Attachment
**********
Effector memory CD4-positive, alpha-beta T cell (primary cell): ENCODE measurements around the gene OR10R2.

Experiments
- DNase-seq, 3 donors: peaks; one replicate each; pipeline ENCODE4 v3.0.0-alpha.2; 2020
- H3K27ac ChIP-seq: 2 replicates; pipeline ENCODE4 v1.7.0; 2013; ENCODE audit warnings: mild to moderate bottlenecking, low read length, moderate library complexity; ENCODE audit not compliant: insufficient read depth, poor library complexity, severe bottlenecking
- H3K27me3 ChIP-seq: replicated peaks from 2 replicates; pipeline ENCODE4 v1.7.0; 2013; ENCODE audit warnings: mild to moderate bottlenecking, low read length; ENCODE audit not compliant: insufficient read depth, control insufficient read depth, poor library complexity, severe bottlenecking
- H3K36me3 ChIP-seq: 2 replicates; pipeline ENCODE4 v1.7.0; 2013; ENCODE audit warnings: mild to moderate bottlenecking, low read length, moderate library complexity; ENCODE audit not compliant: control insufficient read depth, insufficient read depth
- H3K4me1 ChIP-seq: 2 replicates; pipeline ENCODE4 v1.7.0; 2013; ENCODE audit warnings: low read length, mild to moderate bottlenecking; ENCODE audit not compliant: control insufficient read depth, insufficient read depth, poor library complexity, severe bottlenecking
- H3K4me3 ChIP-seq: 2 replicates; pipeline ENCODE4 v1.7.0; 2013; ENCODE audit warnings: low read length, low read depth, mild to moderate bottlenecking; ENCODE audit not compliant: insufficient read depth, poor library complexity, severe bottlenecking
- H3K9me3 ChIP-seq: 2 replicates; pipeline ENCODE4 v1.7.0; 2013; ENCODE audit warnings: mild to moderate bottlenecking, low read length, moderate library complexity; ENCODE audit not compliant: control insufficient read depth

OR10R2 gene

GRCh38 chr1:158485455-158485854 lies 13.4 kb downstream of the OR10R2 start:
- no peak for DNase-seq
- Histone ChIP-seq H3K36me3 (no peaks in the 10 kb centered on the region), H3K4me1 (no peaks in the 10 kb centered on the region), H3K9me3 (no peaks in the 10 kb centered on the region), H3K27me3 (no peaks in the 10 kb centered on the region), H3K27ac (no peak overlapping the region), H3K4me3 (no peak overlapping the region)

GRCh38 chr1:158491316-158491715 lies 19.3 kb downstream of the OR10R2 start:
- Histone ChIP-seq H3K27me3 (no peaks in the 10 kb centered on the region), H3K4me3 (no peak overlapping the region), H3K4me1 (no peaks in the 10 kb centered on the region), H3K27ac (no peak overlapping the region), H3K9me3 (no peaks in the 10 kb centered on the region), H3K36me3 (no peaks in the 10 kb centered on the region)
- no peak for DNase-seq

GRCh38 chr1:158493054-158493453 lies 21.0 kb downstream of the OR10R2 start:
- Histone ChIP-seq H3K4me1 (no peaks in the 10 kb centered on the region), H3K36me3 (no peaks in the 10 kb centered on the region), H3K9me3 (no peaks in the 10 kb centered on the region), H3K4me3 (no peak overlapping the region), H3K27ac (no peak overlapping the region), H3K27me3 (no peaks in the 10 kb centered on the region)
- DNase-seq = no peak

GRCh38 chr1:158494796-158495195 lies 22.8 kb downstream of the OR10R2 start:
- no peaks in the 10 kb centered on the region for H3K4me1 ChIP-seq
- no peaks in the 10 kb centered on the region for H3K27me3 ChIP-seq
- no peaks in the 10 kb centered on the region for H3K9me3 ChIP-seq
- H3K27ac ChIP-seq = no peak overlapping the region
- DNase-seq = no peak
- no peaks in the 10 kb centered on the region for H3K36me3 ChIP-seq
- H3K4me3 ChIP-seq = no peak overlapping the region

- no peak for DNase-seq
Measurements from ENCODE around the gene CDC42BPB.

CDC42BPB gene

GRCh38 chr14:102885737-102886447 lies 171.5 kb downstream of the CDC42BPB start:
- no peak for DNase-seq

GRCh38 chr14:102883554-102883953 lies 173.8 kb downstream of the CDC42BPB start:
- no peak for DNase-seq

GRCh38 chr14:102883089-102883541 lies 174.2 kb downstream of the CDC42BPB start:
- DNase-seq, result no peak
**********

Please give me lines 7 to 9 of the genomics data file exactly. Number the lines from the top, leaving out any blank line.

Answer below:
- H3K4me1 ChIP-seq: 2 replicates; pipeline ENCODE4 v1.7.0; 2013; ENCODE audit warnings: low read length, mild to moderate bottlenecking; ENCODE audit not compliant: control insufficient read depth, insufficient read depth, poor library complexity, severe bottlenecking
- H3K4me3 ChIP-seq: 2 replicates; pipeline ENCODE4 v1.7.0; 2013; ENCODE audit warnings: low read length, low read depth, mild to moderate bottlenecking; ENCODE audit not compliant: insufficient read depth, poor library complexity, severe bottlenecking
- H3K9me3 ChIP-seq: 2 replicates; pipeline ENCODE4 v1.7.0; 2013; ENCODE audit warnings: mild to moderate bottlenecking, low read length, moderate library complexity; ENCODE audit not compliant: control insufficient read depth